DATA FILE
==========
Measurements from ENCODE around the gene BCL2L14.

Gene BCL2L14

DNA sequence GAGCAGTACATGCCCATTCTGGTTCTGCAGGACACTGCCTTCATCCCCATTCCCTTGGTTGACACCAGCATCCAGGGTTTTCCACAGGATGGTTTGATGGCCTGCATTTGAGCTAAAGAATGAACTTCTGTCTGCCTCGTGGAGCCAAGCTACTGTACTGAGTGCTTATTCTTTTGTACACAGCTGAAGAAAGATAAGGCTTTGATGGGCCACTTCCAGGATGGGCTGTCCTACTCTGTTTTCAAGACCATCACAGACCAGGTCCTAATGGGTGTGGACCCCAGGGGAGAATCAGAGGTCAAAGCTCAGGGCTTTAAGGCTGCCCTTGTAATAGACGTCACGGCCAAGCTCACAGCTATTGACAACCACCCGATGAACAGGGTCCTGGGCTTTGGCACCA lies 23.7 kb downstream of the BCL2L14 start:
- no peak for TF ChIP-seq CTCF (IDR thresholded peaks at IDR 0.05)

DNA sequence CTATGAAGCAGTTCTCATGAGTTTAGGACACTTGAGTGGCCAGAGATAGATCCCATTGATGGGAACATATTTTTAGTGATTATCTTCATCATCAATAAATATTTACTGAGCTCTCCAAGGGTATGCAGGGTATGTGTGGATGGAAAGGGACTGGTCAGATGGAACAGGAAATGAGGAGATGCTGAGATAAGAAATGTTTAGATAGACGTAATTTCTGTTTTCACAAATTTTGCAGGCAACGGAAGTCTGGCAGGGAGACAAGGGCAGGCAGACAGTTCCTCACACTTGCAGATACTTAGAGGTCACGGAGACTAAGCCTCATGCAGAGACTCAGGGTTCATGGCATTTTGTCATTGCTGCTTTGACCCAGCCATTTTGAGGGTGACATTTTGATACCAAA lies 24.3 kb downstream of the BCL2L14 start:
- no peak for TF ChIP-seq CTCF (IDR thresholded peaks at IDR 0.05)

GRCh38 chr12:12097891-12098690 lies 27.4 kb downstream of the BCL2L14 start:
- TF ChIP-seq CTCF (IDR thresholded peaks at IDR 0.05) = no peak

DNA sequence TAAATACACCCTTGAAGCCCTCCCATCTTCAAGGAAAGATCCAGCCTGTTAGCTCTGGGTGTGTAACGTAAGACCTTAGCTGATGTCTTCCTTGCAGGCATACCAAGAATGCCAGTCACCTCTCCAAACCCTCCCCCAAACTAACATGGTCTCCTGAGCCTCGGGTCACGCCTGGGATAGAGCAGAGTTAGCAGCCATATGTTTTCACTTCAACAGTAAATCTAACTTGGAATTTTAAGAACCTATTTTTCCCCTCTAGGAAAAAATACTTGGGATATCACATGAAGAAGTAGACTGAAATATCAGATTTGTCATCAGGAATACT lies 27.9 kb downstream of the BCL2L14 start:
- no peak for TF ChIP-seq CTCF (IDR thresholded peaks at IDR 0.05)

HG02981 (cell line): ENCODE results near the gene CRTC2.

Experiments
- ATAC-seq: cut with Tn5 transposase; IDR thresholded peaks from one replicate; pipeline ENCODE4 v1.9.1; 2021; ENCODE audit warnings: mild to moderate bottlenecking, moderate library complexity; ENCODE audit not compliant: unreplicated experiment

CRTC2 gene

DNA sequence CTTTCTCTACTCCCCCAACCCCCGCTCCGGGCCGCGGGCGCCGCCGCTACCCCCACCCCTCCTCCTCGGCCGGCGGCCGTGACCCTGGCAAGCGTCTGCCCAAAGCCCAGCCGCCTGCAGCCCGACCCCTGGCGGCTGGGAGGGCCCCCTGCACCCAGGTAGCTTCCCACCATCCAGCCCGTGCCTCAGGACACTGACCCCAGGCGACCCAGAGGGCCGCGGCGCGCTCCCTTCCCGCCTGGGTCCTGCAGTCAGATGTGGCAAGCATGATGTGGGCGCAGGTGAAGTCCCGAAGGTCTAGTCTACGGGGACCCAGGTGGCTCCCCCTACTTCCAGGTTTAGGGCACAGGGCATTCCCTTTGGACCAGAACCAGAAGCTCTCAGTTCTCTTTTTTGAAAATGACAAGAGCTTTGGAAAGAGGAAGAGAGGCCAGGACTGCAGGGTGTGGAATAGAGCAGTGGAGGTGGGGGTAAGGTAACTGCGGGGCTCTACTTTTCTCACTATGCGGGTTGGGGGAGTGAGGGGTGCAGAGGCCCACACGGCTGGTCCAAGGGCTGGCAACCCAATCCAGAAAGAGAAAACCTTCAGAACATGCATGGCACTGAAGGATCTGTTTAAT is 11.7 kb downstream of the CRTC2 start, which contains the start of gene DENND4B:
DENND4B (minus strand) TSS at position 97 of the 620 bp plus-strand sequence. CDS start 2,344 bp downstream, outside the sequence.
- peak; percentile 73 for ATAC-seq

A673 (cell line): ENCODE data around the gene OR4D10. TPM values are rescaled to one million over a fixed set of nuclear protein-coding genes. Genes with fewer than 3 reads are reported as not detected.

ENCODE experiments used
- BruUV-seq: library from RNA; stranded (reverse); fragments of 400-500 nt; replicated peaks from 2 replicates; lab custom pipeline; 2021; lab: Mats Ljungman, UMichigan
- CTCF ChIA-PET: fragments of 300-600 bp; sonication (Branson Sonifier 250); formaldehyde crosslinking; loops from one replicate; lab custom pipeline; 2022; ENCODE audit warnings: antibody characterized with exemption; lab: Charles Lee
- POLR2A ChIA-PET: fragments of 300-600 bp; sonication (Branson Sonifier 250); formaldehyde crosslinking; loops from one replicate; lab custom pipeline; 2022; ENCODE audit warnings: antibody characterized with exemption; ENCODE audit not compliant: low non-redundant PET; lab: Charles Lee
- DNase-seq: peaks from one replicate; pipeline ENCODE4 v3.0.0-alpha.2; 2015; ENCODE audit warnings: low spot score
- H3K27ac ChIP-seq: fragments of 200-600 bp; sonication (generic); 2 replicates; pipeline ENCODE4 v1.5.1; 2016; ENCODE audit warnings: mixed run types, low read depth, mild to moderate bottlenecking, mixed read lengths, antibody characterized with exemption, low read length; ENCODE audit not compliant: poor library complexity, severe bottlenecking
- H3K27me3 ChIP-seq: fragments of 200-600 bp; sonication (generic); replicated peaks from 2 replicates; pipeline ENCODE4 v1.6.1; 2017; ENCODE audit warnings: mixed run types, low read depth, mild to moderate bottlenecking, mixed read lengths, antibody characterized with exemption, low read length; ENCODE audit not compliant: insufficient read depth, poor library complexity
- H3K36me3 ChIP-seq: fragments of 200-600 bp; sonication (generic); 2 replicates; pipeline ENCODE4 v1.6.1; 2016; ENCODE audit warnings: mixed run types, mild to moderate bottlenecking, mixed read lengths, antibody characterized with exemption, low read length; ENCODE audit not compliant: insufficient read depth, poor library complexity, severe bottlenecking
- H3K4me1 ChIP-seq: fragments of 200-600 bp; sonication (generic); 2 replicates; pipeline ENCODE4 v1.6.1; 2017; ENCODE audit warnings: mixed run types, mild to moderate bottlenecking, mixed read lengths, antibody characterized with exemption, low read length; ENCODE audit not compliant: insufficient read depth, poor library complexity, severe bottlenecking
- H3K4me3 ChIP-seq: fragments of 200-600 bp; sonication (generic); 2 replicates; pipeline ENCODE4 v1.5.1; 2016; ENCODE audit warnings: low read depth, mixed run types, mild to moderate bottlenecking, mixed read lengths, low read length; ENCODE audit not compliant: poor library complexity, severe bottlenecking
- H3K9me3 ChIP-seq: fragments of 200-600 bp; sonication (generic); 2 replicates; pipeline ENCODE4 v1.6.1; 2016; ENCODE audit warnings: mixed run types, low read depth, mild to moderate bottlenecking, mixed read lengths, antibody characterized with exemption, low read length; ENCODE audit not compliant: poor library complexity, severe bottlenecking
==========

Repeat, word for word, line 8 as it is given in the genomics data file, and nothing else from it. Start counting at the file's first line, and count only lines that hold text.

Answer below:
- TF ChIP-seq CTCF (IDR thresholded peaks at IDR 0.05) = no peak